Targeting refractory prostate cancer: a novel radiopharmaceutical hits the bull’s-eye

Researchers from Osaka University and Dusseldorf University have found a new theranostic compound that effectively shrinks prostate tumor in mice. Theranostics is a cancer treatment that involves finding cancer cells anywhere in the body and delivering targeted radiation to kill those cells, by drugs that contain radioactive isotopes. It means that this compound could be a promising option for treating hormone-resistant metastases in patients with recurrent cancers. This is stated to be tested in an upcoming clinical trial.

Fig. 1
Targeted alpha therapy using an astatine-labeled PSMA ligand ([At-211]PSMA5)

Researchers from Osaka University and Dusseldorf University find that a radiopharmaceutical treatment targeting prostate-specific membrane antigen effectively shrinks prostate tumors in mice

 Osaka, Japan - As the saying goes, when all you have is a hammer, everything looks like a nail; and some medicines can work that way, spreading throughout the body and “treating” every cell, without discrimination. This is a real problem when it comes to cancer treatment. But now, researchers from Japan have reported an anti-cancer treatment that zeroes in on tumor cells with laser precision.

 Recent developments, such as targeted α-therapies as a type of theranostics, are trying to solve this problem. Theranostics is a one-two punch against cancer that involves finding cancer cells anywhere in the body and delivering targeted radiation to kill those cells, by radiopharmaceuticals (drugs containing radioactive isotopes). 

In a study published in the European Journal of Nuclear Medicine and Molecular Imaging, researchers from Osaka University and Dusseldorf University have revealed that a new radiopharmaceutical treatment targeting prostate-specific membrane antigen (PSMA)—a protein commonly expressed on the surface of prostate cancer cells—can effectively shrink prostate tumors in mice.

 Not only is prostate cancer one of the most common cancers, with increasing incidence worldwide, but it is also the most prevalent cancer among men in Japan. Recurrence after hormonal treatment in the form of multiple metastases that are difficult to treat using conventional drug or radiotherapy is associated with a poor prognosis and short life expectancy.

Fig. 2
Companion PET images targeting PSMA: Hormone refractory prostate cancer with multiple lymph node metastases (red arrow)

“Targeted β-therapies that specifically target these metastases and deliver radiation directly to them, such as treatments targeting [Lu-177]PSMA, have been shown to significantly prolong overall survival compared to the standard treatment alone,” explains Tadashi Watabe, first author of the study. “Some patients are refractory to β-therapy and α-therapy using Actinium (Ac-225) is reported to be very effective. However, the production of Ac-225 is limited by the fact that they have to be produced in special accelerator facilities using rare and costly materials.”

 To develop a better option, the researchers investigated the effectiveness of another radioisotope called astatine ([211At]) which is easy to manufacture with an accelerator using abundant materials. They implanted human prostate cancer cells in mice and treated them with a compound called [211At]PSMA5. “The results were very impressive,” states collaborative researcher Frederik L.Giesel. “[211At]PSMA5 accumulated at high levels in the tumor tissue and rapidly reduced tumor size.”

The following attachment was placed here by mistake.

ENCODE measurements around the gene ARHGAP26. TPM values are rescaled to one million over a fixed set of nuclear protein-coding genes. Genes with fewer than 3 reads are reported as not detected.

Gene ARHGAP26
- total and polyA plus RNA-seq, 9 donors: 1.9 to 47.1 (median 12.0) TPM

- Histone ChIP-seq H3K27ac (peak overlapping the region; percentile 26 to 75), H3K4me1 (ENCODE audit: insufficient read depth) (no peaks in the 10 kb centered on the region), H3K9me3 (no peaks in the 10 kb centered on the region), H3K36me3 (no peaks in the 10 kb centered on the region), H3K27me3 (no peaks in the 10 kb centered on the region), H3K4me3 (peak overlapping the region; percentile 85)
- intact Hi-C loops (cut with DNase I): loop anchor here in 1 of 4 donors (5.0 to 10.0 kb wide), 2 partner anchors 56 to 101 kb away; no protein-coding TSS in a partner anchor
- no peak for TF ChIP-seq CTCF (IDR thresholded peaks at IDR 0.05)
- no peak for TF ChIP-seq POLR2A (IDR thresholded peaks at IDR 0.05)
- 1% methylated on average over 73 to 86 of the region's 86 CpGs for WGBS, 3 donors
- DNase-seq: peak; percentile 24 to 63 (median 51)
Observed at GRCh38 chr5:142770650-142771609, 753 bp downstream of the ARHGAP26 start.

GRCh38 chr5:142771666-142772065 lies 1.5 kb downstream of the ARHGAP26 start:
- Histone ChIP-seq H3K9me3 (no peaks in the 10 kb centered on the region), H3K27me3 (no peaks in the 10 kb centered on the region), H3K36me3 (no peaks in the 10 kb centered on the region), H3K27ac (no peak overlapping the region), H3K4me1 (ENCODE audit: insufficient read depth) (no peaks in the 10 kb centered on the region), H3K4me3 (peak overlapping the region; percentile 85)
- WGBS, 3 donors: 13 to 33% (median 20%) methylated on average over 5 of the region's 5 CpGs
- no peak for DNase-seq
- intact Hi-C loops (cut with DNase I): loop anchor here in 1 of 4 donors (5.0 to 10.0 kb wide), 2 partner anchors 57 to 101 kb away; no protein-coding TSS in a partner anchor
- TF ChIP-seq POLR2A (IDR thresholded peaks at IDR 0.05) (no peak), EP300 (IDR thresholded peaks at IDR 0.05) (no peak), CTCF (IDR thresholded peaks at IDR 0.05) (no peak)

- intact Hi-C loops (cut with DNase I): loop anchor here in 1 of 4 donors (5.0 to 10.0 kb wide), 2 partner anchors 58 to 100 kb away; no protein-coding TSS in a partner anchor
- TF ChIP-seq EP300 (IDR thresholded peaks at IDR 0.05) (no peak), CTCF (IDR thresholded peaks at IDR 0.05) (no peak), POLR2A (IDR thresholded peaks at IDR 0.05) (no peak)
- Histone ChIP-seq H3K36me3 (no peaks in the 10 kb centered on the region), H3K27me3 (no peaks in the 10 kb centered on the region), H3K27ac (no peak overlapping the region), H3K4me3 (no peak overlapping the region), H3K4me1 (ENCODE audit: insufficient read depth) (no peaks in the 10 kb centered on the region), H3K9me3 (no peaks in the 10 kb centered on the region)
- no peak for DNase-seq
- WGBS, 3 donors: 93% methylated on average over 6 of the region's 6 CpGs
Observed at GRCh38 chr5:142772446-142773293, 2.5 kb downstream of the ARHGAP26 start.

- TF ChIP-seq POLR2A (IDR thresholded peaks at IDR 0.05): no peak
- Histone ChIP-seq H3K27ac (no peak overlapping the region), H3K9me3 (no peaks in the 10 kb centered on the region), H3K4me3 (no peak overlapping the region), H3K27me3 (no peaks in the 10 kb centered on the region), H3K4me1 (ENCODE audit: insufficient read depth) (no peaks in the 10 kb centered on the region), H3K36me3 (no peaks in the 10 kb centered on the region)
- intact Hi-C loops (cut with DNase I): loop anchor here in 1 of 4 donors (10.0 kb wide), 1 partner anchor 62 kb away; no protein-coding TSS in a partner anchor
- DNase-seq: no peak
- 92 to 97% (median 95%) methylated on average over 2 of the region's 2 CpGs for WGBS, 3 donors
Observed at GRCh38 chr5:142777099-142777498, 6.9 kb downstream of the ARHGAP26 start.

Importantly, [211At]PSMA5 did not appear to have significant side effects in any major organs. Given its effectiveness in shrinking prostate tumors in mice, the researchers plan to launch an investigator-initiated clinical trial of [211At]PSMA5 treatment for refractory prostate cancer in 2 years with the support of a translational research grant from the Japan Agency for Medical Research and Development.

 These findings show that such a targeted approach that emits alpha rays specifically at tumor sites can be very effective for treating multiple metastases throughout the body, and testing this new compound in patients is very important.


The article, “Targeted α-therapy using astatine (211At)-labeled PSMA1, 5, and 6: a preclinical evaluation as a novel compound,” has been published in the European Journal of Nuclear Medicine and Molecular Imaging on 8th Nov at DOI:

Fig. 3
Antitumor effect after single administration in prostate cancer model mouse (left) and biodistribution in tumor-bearing model (right): High accumulation in tumor (arrow) can be confirmed.

About Osaka University

Osaka University was founded in 1931 as one of the seven imperial universities of Japan and is now one of Japan's leading comprehensive universities with a broad disciplinary spectrum. This strength is coupled with a singular drive for innovation that extends throughout the scientific process, from fundamental research to the creation of applied technology with clinical application. Its commitment to innovation has been recognized in Japan and around the world, being named Japan's most innovative university in 2015 (Reuters 2015 Top 100) and one of the most innovative institutions in the world in 2017 (Innovative Universities and the Nature Index Innovation 2017). Now, Osaka University is leveraging its role as a Designated National University Corporation selected by the Ministry of Education, Culture, Sports, Science and Technology to contribute to innovation for human welfare, sustainable development of society, and social transformation.


Published: 09 Nov 2022


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Japan Agency for Medical Research and Development
Japan Science and Technology Agency